Bradford & Bingley has been hard hit by the credit crunch
Bradford & Bingley (B&B), a buy-to-let loans specialist, has reported a loss for the six months to 30 June, with impairment charges up sharply.
B&B reported a loss of £26.7m for the period, against a £180.4m profit last year, and said it remained "cautious".
Credit impairment charges for the six months rose to £74.6m, up from £5.3m in the same period last year.
B&B recently completed a £400m share rights issue in order to improve its balance sheet.
B&B's shares closed down more than 2% at 49 pence.
Access to credit
"As a focused business within a sector that is currently going through a cyclical downturn, Bradford & Bingley has experienced a particularly challenging first half," said the lender.
"We have witnessed unprecedented financial dislocation, with wholesale medium-term funding markets being difficult to access since last summer".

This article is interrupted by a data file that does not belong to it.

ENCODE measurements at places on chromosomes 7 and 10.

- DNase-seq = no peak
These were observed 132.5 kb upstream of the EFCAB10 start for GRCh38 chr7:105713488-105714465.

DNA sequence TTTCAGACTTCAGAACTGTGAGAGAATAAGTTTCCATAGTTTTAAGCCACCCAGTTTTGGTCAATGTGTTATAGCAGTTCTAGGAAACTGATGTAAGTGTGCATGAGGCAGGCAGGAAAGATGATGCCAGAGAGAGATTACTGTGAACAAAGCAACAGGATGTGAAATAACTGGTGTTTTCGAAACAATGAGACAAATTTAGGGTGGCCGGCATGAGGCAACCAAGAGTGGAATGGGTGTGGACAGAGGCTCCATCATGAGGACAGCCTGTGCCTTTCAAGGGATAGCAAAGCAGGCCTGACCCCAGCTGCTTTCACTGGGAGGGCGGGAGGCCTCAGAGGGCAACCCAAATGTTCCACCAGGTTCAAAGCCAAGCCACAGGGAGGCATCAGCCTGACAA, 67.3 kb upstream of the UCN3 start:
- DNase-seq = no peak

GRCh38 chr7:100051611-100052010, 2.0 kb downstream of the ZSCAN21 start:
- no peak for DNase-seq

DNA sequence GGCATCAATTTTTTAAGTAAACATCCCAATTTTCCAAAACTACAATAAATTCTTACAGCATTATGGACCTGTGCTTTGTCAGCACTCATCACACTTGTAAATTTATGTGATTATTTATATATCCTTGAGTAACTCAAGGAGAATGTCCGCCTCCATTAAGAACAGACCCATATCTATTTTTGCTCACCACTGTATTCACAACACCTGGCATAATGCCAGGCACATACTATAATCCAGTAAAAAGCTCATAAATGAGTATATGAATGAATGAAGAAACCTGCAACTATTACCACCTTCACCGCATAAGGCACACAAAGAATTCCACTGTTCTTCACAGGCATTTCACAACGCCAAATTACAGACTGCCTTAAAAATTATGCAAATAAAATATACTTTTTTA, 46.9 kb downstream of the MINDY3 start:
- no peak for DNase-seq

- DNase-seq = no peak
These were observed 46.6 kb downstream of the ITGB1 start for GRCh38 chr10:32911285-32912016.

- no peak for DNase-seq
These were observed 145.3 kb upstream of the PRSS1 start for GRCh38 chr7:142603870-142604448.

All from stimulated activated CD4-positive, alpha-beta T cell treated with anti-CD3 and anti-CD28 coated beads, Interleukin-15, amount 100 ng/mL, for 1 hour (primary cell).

B&B's rights issue had to be restructured twice after initially failing to attract sufficient interest.
Private equity firm Texas Pacific Group (TPG) had been about to invest in the bank but it withdrew when credit agency Moody's downgraded B&B's debt rating.
B&B's impairment charges for the first half of 2008 soared largely as a result of a rise in the number of mortgages in arrears for three months or more.
The lender said has seen arrears increase and said it "anticipated this trend to continue throughout the second half".
The firm said it was taking steps to detect early arrears cases and improve collection.
Looking ahead, B&B said it would focus on higher quality loans and maintain a "prudent approach to funding".
While the bank is still going to focus on the buy-to-let market, it said it would reduce the volume in the second half until "more favourable conditions return".
In June, Steven Crawshaw resigned from his role as chief executive due to health problems. He was replaced earlier this month by Richard Pym, the former head of Alliance & Leicester.